Home > Tasmanian open cut mine may be safe haven for Tasmanian devils

Tasmanian open cut mine may be safe haven for Tasmanian devils

Editorial
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A mining workshop has heard how open cut mines are providing places of refuge for endangered Tasmanian Devils.

Speaking at conference last week, biologist Nick Mooney and Tasmanian Minerals and Energy Council head Jeremy Kuow outlined how mining tenements can actually become refuges for endangered species, according to Tasmania's Mercury.

They explained how the sites, which are mostly free of feral animals, have low speed limits, extensive bushland, and undisturbed habitat, coupled with active population monitoring, can provide a safe haven.

The slow road traffic is a major factor, as it is understood that between 2001-04 approximately 3.8 to 5.7 per cent of the total devil population were being in road incidents killed annually.

Mooney and Kuow added that generally the mine itself, which may provide a danger, typically only takes up around one per cent of the total land area.

According to studies carried out at Grange Resources' Savage River mine there were approximately one devil every two square kilometres.

Mooney told the conference that miners and the devils could co-exist, The Mercury reported.

"In these sort of areas there are just a few devils covering a lot of ground and the bush on the leases surrounding the mine workings can provide a refuge,” Mooney said.

“Yes, they have dug a great big hole in the middle of devil habitat but there is a lot of habitat to share.”

He went on to say that issues over conservation, such as those seen over Venture Minerals' Riley Creek project, were 'overblown'.

“In these sort of areas there are just a few devils covering a lot of ground and the bush on the leases surrounding the mine workings can provide a refuge,” he said.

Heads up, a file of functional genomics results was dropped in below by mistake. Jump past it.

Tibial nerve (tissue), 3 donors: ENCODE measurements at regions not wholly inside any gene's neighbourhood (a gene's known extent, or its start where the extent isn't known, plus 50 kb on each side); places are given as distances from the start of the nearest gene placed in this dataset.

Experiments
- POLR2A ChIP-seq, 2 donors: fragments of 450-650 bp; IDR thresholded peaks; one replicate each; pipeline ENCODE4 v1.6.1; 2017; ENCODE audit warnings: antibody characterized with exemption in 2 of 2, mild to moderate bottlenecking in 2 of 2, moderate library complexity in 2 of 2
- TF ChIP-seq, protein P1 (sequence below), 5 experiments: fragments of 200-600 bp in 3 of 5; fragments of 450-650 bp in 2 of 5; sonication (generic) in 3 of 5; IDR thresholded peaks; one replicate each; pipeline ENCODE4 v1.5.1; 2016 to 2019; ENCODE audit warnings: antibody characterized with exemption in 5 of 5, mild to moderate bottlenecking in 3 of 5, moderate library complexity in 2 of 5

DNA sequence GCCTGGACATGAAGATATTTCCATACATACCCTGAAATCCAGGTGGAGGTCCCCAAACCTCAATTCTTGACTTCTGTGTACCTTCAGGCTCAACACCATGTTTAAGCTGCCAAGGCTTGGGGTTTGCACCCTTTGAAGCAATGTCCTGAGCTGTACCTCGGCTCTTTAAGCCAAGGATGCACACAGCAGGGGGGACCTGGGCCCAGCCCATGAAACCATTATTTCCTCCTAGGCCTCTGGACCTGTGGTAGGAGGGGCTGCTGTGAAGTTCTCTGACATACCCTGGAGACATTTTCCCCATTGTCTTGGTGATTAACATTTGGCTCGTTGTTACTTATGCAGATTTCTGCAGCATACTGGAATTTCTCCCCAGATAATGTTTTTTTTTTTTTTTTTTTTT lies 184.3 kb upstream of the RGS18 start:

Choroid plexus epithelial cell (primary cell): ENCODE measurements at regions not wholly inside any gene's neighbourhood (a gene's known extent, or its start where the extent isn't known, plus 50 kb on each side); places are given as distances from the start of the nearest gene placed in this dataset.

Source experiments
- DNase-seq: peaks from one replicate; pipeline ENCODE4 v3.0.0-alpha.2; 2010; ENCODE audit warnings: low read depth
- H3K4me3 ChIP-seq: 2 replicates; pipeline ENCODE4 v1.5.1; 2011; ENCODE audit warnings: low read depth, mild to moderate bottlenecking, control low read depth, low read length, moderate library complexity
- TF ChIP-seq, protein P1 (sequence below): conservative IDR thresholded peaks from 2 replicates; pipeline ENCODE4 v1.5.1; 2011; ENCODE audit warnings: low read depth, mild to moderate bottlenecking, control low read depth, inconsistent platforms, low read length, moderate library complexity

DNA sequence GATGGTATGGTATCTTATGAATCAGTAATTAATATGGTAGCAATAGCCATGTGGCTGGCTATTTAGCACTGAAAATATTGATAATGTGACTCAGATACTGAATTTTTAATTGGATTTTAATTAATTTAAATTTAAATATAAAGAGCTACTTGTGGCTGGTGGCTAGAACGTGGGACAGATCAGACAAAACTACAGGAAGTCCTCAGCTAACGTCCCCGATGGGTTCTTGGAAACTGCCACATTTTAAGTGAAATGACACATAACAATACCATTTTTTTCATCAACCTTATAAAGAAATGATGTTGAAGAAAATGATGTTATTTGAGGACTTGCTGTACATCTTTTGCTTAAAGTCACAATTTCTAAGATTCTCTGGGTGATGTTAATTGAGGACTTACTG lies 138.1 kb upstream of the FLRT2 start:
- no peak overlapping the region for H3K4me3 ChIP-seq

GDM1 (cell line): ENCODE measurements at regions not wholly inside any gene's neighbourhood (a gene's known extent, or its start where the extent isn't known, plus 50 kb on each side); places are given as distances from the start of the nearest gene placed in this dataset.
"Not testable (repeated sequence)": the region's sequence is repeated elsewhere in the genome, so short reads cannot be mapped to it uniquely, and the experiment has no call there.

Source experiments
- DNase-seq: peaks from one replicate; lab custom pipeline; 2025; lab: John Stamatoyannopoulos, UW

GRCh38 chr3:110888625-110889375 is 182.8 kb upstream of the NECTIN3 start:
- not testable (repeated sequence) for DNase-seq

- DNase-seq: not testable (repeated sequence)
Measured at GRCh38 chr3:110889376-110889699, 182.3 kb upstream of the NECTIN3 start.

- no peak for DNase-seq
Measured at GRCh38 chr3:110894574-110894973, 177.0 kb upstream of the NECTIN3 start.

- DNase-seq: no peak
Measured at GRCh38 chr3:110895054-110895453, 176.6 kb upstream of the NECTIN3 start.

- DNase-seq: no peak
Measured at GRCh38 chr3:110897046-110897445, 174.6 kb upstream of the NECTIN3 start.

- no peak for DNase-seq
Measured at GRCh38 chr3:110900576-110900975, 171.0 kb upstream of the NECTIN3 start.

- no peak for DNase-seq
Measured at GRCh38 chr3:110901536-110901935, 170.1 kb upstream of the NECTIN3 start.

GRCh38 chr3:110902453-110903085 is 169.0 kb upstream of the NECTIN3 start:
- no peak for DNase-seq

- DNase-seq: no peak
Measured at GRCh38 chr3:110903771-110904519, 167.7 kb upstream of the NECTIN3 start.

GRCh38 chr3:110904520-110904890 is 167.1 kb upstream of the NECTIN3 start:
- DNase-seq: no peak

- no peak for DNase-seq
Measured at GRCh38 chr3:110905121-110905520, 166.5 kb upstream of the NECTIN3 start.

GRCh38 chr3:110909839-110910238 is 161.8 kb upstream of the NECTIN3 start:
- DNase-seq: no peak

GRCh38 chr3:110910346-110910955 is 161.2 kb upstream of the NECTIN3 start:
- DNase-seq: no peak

“Yes, they have dug a great big hole in the middle of devil habitat but there is a lot of habitat to share.”

According to reports by Tasmania's EPA, in the case of the Riley mine only five devils would have been affected by the mine itself.

The mine, which has since been suspended due to poor iron ore market conditions, have previously stated that it is a partner with the Save the Tasmanian Devil program, and that all employees of Venture Minerals have become volunteer Devil Facial Tumour Disease monitors, and also remove waste and roadkill from road verges to help prevent motor vehicle Devil fatalities.

BHP has also waded into protection in Tasmania, launching the Tasmanian Conservation Project earlier this year.

The miner has pledged $13.4 million for conservation and ongoing management of around 11 000 hectares of land in Tasmania.

The land, near Cradle Mountain and Lake St. Clair includes old growth forests, wild rivers, and alpine wetlands, BHP said.

The conservation area is habitat to a number of endangered species such as the Tasmanian Devil, Tasmanian Wedge Tailed Eagle, spotted tail Quoll, and Miena cider gum

Shree Minerals also carried out contribution efforts, raising $350 000 for conservation of devils. 

The operation also had conditions for operation, that included $48 000 in fines for any devil killed if more than two were killed in a 12 month period.

Kuow told the conference that as the mining industry as worked with devil experts it has developed a greater understanding of how to work to minimise disruption the the devils' habitat and cycles.

“As an industry we are keen to understand the science and minimise the impact on environment we are operating in and demonstrate that in a practical way,” Kouw said.

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